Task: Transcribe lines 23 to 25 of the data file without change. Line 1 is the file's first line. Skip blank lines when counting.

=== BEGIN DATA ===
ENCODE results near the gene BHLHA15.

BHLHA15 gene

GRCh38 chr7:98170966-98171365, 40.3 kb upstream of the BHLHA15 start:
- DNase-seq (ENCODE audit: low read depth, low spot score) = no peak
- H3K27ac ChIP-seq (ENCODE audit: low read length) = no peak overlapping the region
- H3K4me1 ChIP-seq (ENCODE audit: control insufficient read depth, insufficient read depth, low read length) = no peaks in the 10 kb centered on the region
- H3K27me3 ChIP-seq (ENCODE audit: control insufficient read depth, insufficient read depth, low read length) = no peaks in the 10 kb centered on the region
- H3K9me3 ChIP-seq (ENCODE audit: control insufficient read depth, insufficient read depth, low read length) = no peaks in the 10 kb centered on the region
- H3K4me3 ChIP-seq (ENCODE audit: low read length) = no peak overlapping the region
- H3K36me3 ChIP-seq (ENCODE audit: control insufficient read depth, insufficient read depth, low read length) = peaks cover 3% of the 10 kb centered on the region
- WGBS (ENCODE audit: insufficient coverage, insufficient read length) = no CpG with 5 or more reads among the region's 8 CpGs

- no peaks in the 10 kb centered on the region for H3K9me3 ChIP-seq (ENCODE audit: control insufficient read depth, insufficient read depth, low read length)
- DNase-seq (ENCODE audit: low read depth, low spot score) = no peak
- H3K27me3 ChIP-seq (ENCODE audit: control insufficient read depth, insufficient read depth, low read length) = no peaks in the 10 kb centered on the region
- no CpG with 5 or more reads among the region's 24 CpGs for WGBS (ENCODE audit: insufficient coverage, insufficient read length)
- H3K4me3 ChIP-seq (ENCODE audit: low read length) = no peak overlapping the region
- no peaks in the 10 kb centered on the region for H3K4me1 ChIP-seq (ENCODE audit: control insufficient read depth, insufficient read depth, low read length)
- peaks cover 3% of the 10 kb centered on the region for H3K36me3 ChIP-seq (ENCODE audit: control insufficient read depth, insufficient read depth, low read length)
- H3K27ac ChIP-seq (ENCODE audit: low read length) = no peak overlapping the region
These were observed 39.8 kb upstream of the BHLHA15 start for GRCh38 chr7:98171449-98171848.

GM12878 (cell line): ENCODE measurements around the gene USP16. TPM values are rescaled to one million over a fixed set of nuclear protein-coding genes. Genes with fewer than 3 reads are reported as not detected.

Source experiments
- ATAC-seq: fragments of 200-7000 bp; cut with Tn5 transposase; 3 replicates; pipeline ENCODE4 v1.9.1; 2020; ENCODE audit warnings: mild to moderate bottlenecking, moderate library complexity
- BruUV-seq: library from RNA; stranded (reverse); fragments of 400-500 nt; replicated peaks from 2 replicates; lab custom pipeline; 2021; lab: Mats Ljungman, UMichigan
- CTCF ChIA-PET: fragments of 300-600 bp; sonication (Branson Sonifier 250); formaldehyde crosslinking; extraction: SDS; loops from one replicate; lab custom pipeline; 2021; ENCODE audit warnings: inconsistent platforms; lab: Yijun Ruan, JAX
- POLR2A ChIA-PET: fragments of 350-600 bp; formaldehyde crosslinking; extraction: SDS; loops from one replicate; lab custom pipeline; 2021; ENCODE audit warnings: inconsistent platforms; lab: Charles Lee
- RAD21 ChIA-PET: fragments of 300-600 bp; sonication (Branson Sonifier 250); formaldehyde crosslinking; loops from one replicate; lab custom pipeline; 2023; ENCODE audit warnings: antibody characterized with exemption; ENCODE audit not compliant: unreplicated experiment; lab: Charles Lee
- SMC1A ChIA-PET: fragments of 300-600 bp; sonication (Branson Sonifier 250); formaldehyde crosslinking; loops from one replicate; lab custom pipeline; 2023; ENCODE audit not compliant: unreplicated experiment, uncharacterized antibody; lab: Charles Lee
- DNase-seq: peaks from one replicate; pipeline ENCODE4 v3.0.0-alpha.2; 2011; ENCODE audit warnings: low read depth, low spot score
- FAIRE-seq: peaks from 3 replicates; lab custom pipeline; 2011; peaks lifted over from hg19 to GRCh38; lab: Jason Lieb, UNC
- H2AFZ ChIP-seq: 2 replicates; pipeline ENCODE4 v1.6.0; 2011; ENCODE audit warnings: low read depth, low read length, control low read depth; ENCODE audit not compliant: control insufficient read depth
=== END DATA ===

- ATAC-seq: fragments of 200-7000 bp; cut with Tn5 transposase; 3 replicates; pipeline ENCODE4 v1.9.1; 2020; ENCODE audit warnings: mild to moderate bottlenecking, moderate library complexity
- BruUV-seq: library from RNA; stranded (reverse); fragments of 400-500 nt; replicated peaks from 2 replicates; lab custom pipeline; 2021; lab: Mats Ljungman, UMichigan
- CTCF ChIA-PET: fragments of 300-600 bp; sonication (Branson Sonifier 250); formaldehyde crosslinking; extraction: SDS; loops from one replicate; lab custom pipeline; 2021; ENCODE audit warnings: inconsistent platforms; lab: Yijun Ruan, JAX